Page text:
United Way appeal hits 26% of goal

November 13, 2008

There are very few easy campaigns for the United Way of Washington County. In 2001, the campaign saw many local dollars go to relief efforts for those hurt by the terrorist attacks of Sept. 11, 2001.

This year the public's attention has been concentrated on national and local elections and the troubled state of the national economy.

Despite that, Noel Williams, who's co-chairing the campaign along with Tim Henry, said the 2008 appeal is on pace with last year's effort and has raised (as of this week) $524,000.

That's about 26 percent of the campaign's $2 million goal, he said.

"It's pretty close to last year," Williams said, adding that by the end of November, the campaign hopes to be at 50 percent of goal.


"Once we get to the end of this month, that's going to be the big 'tell,'" Williams said.

The $2 million goal was set last year, before the economy began to sour, but Williams said he is certain it's not too much to ask.

"Every year, we don't satisfy all of the needs," he said, adding that although $2 million would go a long way, it wouldn't cover everything.

Asked if there is one need that stands out, or is more urgent, William said no.

"I can't say that there is. What I can say is that these are not just needs, they're people in need," he said.

Asked about the campaign's next step, Williams said that although the "campaign cabinet" has been working on the 2008 appeal since March of this year, the planning still isn't done.

"Right now we're working on finding places we can talk about giving. The campaign cabinet is talking about the final push," he said.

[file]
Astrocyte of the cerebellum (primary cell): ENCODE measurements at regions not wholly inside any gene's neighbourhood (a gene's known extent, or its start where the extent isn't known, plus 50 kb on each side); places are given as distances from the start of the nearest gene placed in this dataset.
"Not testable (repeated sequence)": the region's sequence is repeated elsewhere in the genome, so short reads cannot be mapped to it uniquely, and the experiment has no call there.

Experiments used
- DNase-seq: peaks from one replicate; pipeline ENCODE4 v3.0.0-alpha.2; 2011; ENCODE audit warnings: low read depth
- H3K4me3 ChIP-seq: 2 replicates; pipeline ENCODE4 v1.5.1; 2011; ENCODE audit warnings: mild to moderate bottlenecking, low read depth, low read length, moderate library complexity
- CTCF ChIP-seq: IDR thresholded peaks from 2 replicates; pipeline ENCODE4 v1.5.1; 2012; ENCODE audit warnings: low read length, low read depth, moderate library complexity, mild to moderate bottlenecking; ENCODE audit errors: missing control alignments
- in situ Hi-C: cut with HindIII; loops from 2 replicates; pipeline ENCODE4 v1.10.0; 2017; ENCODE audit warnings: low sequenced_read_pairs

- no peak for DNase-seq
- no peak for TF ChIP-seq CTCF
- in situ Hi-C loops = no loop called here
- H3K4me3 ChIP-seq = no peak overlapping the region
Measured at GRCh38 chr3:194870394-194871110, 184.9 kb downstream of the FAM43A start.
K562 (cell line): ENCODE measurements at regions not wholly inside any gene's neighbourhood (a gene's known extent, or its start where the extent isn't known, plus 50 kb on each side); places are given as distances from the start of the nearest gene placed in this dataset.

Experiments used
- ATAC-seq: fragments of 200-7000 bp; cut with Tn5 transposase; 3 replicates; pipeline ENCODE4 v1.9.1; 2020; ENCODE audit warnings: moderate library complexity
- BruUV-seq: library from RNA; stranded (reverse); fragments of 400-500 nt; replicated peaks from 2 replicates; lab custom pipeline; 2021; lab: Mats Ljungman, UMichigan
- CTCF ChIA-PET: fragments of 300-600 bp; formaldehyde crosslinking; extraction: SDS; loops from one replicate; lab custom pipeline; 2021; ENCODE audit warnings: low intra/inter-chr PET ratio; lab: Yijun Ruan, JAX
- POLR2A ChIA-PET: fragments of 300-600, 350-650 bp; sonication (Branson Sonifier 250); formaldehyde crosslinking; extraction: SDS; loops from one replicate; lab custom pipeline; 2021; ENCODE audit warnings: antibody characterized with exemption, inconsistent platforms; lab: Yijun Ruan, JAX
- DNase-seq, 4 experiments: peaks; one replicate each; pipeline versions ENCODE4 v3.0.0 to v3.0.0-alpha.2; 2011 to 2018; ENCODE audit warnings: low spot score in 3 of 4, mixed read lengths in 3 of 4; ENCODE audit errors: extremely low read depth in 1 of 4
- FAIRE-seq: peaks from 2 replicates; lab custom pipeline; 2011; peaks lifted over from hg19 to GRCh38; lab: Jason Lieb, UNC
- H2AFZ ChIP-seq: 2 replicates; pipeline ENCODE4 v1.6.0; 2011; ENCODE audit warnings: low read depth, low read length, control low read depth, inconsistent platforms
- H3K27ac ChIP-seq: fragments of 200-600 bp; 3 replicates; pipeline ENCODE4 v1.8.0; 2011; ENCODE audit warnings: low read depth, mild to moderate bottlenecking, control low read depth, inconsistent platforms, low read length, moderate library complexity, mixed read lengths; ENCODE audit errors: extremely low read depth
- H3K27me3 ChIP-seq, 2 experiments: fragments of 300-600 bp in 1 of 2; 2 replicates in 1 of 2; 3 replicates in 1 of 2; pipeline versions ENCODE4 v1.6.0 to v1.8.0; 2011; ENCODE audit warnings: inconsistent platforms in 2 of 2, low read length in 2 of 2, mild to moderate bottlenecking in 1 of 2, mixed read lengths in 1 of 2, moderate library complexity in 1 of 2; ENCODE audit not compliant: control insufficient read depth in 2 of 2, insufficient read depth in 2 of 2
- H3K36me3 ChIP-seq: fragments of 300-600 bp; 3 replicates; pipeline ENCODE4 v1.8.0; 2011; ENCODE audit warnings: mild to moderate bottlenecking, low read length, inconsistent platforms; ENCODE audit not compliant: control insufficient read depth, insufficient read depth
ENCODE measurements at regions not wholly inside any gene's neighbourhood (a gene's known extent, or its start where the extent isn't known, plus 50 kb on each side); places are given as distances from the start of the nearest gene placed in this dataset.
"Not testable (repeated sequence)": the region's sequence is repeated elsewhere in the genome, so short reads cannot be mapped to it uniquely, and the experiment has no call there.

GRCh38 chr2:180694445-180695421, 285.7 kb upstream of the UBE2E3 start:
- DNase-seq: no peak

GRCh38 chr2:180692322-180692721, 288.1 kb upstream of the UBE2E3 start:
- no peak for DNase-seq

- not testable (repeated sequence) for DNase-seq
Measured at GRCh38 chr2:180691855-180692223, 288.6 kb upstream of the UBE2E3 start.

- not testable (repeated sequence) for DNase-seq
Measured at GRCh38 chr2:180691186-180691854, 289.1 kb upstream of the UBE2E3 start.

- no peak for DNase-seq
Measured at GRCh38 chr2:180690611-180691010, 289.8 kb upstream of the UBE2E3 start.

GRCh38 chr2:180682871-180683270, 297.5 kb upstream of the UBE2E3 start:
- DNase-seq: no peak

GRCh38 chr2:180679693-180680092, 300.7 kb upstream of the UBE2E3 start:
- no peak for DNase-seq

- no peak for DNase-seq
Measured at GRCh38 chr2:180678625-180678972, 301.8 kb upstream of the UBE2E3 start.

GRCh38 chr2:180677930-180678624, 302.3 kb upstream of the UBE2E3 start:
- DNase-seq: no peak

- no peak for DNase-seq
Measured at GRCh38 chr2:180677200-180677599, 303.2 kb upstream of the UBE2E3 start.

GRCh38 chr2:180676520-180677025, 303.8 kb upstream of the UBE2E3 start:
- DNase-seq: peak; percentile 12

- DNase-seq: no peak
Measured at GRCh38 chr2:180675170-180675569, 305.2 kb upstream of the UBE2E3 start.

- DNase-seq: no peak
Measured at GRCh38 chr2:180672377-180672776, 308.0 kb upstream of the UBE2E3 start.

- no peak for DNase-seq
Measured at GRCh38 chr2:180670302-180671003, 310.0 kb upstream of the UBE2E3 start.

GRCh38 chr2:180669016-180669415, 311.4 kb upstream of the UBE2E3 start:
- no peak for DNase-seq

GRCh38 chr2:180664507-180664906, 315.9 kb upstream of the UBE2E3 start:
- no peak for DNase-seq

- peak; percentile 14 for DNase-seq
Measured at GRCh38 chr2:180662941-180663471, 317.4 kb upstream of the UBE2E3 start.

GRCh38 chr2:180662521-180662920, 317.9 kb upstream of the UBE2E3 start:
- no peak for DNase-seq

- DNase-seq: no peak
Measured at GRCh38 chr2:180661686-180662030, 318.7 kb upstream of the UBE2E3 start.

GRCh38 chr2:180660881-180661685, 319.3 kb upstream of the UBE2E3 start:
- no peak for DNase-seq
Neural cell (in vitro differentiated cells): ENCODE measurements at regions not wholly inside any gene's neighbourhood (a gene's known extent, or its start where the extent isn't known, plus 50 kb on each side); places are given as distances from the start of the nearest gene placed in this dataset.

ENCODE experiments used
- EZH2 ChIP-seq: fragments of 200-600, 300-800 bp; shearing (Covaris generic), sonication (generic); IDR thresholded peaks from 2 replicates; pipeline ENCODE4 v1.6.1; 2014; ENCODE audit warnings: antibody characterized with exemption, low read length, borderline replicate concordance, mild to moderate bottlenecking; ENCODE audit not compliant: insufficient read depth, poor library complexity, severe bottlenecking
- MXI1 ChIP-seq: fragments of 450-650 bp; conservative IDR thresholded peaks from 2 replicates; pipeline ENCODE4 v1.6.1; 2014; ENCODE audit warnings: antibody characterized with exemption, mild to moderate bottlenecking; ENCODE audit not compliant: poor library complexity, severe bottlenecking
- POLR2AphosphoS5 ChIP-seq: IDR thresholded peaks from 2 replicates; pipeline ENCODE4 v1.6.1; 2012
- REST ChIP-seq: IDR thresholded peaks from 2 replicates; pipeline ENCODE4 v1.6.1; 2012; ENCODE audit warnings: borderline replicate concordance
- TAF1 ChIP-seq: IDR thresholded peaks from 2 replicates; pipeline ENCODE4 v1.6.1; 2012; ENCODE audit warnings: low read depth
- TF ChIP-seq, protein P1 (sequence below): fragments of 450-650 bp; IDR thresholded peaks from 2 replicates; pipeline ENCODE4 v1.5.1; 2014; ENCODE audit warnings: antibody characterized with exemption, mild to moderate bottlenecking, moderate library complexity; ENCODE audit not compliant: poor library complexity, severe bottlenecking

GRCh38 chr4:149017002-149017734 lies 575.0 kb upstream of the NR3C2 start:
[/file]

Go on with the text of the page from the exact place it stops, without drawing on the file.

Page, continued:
This is familiar territory for Williams, who has been involved in the local campaign for about 12 years, since relocating here from Texas.

He has served on the allocations committee, an all-volunteer group that makes decisions about where money should be allocated - and where it must be cut if the campaign falls short of its goal.

"During the hard times, when you have to make cuts, those are extremely hard decisions to make," he said.

If there is one thing that tips the scales in his mind in favor of one agency or another, it's the needs of children.

"You've got to keep in mind the kids that don't have as much, to try to give them a better start," he said.

Asked about what has surprised him about the United Way and the current campaign, Williams said he has really been amazed by how much this county gives. And it's not just the big donors, either, he said.

"The biggest part of the campaign is the regular giving of $10 or $20 or a few dollars a week. The bigger giving is import, but we need both to succeed," he said.

As a former board member of several United Way agencies, I'm prejudied in favor of the campaign.

Unpaid volunteers make all of the important decisions and raise most of the money. And each agency's books are open for inspection by the public.

What the United Way does would be much more expensive if done by the government.

And if nothing else moves here, consider this: You might not need the help of any United Way agency now, but are you certain that you never will? Wouldn't it be prudent to make sure the help is there if and when you need it by contributing now?

For a listing of agencies and additional information, visit the United Way of Washington County Web site at

Want to donate? Go the Web site or send a check to United Way, 33 W. Franklin St., Suite 203, Hagerstown, MD 21740.

You and your family and friends might never need the help of a United Way agency, but then again, who expected the American economy to tank this year?

A United Way contribution will bolster the safety net that we all depend on.

Bob Maginnis is editorial page editor of The Herald-Mail.

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